40 Days (and Nights) of Christian Media • Day 3

Anyone get why this picture is here?  20 points to the first person who can tell me in the comment section.

Anyone get why this picture is here? 20 points to the first person who can tell me in the comment section.

Here it is, the end of the third day of my challenge to consume only Christian media, and I’ve survived.

Not only survived, but I’ve actually learned something, I think.

I’m ashamed to say it, but taking part in this challenge has brought home to me the obscene amount of media that I consume on a daily basis, without even realizing it. As if waking up from a dream, I clearly see now that from morning until night, I’ve got somebody else doing their level best to manipulate or influence me in some way.

“Buy this product! Be scared of this threat! Believe this ideology! Curse this leader! Praise this celebrity! Think like I do! Achieve! Agree! Purchase! Comment! Consume!”

watch-tvThe craziest thing about this is that just a few years ago, we were taking in a fraction of the media that we consume now. Growing up in the 70’s and 80’s, we had four television stations, a morning newspaper, a collection of books, magazines, and records, and on the occasion of something really good to see, an infrequent trip to the cinema.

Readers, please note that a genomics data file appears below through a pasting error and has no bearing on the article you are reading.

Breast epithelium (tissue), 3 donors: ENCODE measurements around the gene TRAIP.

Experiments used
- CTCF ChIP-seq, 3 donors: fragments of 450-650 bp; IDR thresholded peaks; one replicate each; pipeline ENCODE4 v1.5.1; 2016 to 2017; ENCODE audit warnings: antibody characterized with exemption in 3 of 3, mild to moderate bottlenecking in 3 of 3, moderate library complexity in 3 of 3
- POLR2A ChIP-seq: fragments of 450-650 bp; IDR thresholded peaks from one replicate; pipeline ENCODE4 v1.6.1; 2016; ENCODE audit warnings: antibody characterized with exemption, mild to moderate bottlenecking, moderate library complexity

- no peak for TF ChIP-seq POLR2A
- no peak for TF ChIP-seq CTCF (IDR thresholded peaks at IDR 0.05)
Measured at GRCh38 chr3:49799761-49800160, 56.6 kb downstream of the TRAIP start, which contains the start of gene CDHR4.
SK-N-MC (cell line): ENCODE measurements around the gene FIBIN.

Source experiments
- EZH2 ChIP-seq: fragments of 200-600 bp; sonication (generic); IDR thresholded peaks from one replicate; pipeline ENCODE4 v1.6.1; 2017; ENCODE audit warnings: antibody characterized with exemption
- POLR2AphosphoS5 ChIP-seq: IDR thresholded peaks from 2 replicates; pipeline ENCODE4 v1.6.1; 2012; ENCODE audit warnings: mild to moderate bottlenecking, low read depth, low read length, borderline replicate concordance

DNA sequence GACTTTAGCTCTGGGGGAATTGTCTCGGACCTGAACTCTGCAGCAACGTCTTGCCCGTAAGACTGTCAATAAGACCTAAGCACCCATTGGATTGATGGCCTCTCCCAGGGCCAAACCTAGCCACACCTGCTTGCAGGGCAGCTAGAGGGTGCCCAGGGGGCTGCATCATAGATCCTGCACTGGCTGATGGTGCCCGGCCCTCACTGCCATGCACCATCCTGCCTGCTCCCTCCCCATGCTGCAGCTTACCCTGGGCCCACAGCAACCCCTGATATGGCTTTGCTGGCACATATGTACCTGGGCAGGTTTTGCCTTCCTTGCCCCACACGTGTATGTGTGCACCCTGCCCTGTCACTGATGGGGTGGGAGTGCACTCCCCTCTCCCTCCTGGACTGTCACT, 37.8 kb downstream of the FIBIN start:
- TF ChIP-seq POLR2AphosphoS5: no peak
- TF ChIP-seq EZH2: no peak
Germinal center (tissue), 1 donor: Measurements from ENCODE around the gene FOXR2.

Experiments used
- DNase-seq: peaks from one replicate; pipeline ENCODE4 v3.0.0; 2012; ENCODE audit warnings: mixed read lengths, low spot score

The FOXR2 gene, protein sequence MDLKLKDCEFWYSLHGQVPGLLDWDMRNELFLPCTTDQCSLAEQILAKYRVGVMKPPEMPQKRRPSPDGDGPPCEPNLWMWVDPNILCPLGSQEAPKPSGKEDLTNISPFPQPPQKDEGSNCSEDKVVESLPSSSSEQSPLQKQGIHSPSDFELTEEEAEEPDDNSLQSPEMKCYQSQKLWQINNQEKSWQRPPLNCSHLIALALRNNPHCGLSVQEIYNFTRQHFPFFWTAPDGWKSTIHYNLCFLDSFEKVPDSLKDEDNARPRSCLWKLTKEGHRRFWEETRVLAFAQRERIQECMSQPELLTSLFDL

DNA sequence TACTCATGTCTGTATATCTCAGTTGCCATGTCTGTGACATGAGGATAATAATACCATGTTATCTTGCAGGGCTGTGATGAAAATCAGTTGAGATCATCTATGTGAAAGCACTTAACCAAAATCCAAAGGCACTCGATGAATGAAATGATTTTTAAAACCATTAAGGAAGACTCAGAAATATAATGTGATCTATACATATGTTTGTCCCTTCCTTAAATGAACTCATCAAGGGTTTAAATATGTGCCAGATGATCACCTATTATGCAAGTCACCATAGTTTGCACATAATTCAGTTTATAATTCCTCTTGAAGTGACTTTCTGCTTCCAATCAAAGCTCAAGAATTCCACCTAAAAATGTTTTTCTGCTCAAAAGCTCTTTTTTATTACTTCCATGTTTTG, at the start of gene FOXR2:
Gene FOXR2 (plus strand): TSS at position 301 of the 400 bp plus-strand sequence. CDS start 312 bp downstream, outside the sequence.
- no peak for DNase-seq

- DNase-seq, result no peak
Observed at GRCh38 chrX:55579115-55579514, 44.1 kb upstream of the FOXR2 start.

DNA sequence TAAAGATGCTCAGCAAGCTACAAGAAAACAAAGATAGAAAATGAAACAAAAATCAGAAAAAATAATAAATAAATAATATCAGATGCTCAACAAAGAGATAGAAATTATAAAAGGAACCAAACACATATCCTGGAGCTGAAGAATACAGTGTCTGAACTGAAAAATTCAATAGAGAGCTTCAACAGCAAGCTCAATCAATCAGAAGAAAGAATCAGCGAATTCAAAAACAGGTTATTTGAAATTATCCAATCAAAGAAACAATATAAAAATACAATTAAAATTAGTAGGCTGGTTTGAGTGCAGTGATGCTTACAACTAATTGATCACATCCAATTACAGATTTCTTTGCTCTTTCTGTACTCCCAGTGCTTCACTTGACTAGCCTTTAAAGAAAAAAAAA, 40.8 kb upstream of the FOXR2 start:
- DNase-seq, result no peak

Now, we carry all of those things around in the device in our pockets.

And we’re constantly staring at the little screen.

And taking in the noise of it all.

Having nothing but Christian media to consume has forced me to turn my back on 95% of the noise, and my subconscious desire to see the vacuum filled has been foiled time and time again these last three days. It’s certainly not been from a lack of trying, but from a lack of much to interest me coming from the world of Christian media.

51VzxrUA+NL._SY344_BO1,204,203,200_Yes, I have found some things that I like.  I’ve enjoyed listening to a few good podcasts (Steve Brown, etc; More Than One Lesson; Christ and Pop Culture); I’ve started what seems to be an interesting novel (The Green Ember by S.D. Smith); I watched The Song (read my review here); and I began developing the habit of waking up every morning to Skye Jethani‘s daily devotional – which also includes a good reading of Scripture.